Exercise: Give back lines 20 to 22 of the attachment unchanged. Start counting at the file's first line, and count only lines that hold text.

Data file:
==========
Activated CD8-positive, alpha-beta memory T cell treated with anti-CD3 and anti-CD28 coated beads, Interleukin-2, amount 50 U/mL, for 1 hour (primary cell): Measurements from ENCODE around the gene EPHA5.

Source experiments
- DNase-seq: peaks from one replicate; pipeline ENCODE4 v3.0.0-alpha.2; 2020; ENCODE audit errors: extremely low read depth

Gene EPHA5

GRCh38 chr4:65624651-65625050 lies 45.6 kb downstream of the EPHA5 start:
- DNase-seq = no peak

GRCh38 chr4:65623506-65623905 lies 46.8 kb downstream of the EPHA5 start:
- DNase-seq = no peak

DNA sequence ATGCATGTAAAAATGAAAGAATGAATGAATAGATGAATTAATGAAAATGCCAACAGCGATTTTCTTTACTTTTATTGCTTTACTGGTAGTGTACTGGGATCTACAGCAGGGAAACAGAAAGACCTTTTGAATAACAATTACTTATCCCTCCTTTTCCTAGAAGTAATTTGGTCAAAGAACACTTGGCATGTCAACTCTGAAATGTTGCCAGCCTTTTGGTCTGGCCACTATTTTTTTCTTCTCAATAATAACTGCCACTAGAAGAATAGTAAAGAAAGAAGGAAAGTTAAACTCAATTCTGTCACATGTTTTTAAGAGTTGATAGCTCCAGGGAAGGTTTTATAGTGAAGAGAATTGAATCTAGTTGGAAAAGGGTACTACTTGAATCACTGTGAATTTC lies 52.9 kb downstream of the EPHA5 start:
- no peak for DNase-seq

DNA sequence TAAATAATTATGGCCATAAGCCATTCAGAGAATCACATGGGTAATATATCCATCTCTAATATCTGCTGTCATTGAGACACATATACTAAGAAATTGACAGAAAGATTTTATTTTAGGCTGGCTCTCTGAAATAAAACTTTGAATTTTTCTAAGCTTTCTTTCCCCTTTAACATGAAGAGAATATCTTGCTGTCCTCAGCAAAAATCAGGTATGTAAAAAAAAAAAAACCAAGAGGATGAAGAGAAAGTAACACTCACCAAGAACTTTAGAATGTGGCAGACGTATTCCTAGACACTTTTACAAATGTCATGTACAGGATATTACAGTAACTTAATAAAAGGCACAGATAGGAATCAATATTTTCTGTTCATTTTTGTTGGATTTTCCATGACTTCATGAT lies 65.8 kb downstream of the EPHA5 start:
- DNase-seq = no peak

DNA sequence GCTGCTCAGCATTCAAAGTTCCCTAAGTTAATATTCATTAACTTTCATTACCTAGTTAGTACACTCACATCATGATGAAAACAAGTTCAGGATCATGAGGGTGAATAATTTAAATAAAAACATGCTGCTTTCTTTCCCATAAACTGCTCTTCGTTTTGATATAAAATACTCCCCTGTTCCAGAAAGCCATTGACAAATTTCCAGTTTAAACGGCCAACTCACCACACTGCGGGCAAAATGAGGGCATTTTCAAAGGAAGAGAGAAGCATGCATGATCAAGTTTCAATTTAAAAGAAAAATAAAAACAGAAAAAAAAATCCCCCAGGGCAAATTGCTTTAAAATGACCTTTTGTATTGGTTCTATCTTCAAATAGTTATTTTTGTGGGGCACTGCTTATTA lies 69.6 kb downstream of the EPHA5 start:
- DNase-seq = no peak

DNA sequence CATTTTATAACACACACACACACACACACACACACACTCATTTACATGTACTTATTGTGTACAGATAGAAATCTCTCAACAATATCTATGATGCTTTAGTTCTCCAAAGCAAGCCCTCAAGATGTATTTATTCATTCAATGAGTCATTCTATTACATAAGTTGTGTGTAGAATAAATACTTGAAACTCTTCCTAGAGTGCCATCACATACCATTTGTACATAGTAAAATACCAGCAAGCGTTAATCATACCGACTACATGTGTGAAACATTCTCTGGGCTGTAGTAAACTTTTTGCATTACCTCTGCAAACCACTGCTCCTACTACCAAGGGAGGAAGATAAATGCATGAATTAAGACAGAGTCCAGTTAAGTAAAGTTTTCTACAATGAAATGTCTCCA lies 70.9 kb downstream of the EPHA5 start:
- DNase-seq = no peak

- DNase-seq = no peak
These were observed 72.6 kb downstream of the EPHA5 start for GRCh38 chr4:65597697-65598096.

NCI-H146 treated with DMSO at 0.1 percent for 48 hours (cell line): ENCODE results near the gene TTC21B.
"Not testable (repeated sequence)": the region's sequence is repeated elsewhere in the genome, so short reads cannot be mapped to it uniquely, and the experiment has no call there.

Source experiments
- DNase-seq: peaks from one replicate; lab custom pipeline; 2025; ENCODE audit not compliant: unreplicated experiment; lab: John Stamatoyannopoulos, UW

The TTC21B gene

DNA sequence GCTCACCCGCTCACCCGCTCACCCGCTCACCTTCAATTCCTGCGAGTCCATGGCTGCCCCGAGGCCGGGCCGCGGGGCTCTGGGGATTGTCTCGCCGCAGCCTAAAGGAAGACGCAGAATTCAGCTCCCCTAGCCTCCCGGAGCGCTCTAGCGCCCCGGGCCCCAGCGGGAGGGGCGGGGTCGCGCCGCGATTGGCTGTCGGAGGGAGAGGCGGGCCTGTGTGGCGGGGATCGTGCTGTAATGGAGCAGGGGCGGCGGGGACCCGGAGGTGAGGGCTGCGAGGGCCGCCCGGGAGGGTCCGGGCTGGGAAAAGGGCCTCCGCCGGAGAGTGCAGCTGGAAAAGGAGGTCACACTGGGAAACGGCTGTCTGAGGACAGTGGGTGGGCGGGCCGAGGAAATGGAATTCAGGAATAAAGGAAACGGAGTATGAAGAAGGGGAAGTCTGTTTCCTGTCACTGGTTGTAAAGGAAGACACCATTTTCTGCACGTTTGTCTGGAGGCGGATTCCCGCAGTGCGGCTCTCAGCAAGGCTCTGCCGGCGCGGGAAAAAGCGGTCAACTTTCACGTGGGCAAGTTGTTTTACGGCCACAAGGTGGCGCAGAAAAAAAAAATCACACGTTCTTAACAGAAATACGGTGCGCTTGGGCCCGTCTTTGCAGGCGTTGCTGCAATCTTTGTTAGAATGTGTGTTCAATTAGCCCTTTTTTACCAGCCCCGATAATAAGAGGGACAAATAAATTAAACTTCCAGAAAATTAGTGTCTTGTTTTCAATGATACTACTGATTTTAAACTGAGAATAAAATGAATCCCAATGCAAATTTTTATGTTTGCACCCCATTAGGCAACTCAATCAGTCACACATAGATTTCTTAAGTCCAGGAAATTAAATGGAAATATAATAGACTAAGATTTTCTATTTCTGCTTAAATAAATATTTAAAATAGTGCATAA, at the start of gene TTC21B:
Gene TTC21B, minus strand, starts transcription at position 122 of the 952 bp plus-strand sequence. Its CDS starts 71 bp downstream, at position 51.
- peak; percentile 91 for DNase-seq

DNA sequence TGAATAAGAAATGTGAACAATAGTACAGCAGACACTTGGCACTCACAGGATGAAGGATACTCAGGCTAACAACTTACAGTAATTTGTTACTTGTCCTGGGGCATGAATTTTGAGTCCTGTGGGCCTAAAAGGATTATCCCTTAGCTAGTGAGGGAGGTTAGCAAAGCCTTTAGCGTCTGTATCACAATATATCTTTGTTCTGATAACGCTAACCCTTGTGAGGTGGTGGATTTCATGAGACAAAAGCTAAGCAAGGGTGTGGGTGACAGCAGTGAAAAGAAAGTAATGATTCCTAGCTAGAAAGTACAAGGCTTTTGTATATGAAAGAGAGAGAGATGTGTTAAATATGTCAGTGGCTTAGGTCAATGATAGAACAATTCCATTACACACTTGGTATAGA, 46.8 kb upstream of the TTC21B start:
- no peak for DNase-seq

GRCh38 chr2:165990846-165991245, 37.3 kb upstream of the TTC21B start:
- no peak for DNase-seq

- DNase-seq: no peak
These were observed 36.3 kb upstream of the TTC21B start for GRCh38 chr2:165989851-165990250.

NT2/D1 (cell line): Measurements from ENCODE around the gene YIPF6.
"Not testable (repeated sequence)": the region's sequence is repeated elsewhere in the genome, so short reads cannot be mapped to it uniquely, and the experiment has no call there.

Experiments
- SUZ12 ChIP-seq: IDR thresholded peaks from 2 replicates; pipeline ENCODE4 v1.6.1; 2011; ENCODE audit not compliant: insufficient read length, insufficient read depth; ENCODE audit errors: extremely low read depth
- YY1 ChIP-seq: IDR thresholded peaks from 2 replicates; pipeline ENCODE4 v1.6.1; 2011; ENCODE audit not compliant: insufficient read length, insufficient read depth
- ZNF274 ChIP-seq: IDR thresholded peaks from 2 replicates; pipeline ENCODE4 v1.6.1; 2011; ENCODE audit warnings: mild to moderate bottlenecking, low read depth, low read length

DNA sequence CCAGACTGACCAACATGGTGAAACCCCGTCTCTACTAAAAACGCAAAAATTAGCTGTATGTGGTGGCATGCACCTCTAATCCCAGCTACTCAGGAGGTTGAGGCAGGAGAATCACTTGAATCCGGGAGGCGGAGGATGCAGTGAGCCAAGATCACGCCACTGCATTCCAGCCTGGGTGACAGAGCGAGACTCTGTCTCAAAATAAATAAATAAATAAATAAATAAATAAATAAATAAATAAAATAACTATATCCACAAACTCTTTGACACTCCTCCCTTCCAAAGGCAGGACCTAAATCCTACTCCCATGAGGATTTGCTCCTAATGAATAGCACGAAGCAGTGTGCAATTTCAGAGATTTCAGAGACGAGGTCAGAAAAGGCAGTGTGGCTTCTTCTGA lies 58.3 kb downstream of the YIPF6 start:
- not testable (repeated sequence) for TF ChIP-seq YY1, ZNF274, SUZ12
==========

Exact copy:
"Not testable (repeated sequence)": the region's sequence is repeated elsewhere in the genome, so short reads cannot be mapped to it uniquely, and the experiment has no call there.

Source experiments
- DNase-seq: peaks from one replicate; lab custom pipeline; 2025; ENCODE audit not compliant: unreplicated experiment; lab: John Stamatoyannopoulos, UW